AFC North Blog
Terrance West, a third-round draft pick out of Towson University, has been lighting it up at training camp. He's shown great receiving skills out of the backfield, outmaneuvering linebackers in the passing game. Wilbert Montgomery, the running backs coach of the Browns spoke on West, "Terrance West has some shades of Brian Westbrook. He can break you down with his right leg. He can break you down with his left leg. He has that Ricky Watters, Walter Payton, lure-you-to-sleep-on-the-sideline move that I can accelerate or play like I'm going to accelerate and come back inside." Montgomery goes onto saying that West is special and has traits he hasn't seen in a while. The rookie running back will look to keep developing his skills and contend for a spot at the starting role.
Mike Preston, a Ravens insider for The Baltimore Sun reports Ray Rice is 'looking good' during training camp. Preston says, "He had two long runs Saturday where he looked like the Rice of old. He never had great speed, but his cuts were excellent." Rice had a very bad season in 2013, averaging 3.1 yards a game. Before that, however, he racked in four straight seasons of 1,100+ rushing yards. Rice is currently facing a suspension that will leave him unable to play in the Ravens Week 1 and Week 2 matchups.
Three seasons as a backup quarterback in New England have really rubbed off on Brian Hoyer. At least, that's the simple conclusion from Browns offensive tackle Joe Thomas' words from Monday.
"He's a lot like Tom Brady,'' Thomas said of Hoyer. "When you look at the way he competes and the way he demands the most out of everybody around him, it's no coincidence that those guys played together. (Hoyer) has a lot of those same mental attributes and that's a great thing for a quarterback to have.
"He's the ultimate competitor, and no matter if we drafted a quarterback No. 1 overall, I knew that in his mind he expects to win the job because that's the type of competitor he is and the type of quarterback."
Thomas also said Hoyer has the swagger and attitude that demands respect in the huddle, and he gets it.
For months now, it has felt like a year-long suspension for Browns wide receiver Josh Gordon is an inevitability following his latest violation of the NFL's substance abuse policy, which was announced in May.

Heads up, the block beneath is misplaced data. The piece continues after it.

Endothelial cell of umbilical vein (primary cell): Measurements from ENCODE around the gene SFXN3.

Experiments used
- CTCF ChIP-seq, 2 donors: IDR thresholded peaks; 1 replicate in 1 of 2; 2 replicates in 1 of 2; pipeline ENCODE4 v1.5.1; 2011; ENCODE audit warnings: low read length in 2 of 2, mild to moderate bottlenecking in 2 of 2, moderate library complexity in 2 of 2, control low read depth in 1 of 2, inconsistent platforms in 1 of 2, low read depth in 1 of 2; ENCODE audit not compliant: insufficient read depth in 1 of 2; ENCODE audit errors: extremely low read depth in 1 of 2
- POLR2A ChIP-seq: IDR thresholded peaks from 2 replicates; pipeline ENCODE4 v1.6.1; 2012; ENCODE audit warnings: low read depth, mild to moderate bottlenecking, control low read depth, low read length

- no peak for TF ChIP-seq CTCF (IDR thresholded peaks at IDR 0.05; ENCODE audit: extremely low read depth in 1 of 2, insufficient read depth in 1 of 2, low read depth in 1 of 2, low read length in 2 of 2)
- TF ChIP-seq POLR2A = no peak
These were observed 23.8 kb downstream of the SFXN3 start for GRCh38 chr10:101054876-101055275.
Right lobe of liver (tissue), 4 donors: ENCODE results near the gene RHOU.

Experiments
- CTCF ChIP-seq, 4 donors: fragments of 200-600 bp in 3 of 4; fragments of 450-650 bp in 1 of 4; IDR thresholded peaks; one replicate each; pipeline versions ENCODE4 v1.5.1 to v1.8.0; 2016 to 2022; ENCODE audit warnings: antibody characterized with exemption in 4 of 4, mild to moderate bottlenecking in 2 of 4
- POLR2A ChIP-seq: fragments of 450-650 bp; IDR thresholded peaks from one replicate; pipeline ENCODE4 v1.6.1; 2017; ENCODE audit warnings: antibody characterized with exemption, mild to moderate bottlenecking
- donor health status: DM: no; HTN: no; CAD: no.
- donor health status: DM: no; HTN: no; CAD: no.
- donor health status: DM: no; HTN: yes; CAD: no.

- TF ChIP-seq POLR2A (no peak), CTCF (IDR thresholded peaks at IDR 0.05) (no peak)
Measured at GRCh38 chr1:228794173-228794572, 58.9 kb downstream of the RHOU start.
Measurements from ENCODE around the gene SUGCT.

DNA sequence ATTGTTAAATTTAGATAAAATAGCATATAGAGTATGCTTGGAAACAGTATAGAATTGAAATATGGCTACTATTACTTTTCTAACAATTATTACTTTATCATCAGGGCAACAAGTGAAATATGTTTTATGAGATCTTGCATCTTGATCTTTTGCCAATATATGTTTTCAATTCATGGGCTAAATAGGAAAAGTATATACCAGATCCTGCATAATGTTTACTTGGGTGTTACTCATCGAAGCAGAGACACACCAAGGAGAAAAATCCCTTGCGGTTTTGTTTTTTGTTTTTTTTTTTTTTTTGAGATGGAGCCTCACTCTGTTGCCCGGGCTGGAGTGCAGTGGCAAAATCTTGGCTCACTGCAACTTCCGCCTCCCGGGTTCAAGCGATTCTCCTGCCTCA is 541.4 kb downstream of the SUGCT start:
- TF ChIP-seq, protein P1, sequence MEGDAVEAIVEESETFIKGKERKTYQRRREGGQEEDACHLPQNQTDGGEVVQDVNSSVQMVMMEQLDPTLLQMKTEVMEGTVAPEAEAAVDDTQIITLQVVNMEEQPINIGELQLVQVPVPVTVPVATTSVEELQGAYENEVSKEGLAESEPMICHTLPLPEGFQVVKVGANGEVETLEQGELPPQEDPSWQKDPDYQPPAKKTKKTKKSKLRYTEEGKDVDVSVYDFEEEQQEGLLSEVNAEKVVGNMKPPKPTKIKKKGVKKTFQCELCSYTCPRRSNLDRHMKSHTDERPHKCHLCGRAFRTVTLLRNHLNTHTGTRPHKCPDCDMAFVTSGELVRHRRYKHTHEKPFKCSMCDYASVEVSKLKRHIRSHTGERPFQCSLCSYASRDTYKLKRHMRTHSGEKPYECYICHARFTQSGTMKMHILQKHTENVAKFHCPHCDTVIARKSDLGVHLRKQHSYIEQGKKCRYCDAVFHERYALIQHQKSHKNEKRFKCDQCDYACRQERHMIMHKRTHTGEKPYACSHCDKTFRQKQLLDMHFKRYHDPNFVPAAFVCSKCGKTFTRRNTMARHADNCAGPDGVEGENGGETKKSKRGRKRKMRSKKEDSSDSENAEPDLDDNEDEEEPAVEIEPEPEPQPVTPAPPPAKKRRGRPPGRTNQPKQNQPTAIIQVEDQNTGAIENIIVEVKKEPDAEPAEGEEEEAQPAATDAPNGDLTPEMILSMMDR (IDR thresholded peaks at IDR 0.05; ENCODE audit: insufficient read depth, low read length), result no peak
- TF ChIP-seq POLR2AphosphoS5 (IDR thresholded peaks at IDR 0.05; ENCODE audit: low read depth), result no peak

Not so fast, perhaps.
Mike Florio of Pro Football Talk reports that Gordon's appeal, which is set to be heard on Friday, will be focused around inconsistent test results, a positive test result that was barely positive, and dumb luck.
Since Gordon is in Stage 3 of the league's substance-abuse program due to previous violations, he is subject to as many as 10 drug tests per month. For each of those tests, Gordon must provide two urine samples, which are placed in bottles randomly marked "A" and "B." The "A" sample is always tested first, and the "B" sample is only tested to confirm the results if "A" revealed a positive test and to ensure its consistency.
But the basis of Gordon's latest violation isn't quite consistent, and by league standards, only one of the samples tested positive. Unfortunately for Gordon, it was his "A" sample. That sample showed 16 nanograms per milliliter, a mere one nanogram above the NFL's 15 nanograms-per-milliliter threshold for marijuana metabolites. The "B" sample showed 13.63 nanograms per milliliter, which doesn't register as a positive test. However, because Gordon's "B" sample wasn't his "A" sample, thanks to random chance, he is tagged with another violation of the policy and is supposed to miss at least one year as punishment. If the bottles were flipped, Gordon wouldn't be facing another suspension at all.
Gordon's appeal will call into question the results of the positive test seeing as the second test wasn't technically positive. It will also dispute suspending a player for an entire year when basing that suspension off of a test that was only one nanogram per milliliter above the league limit.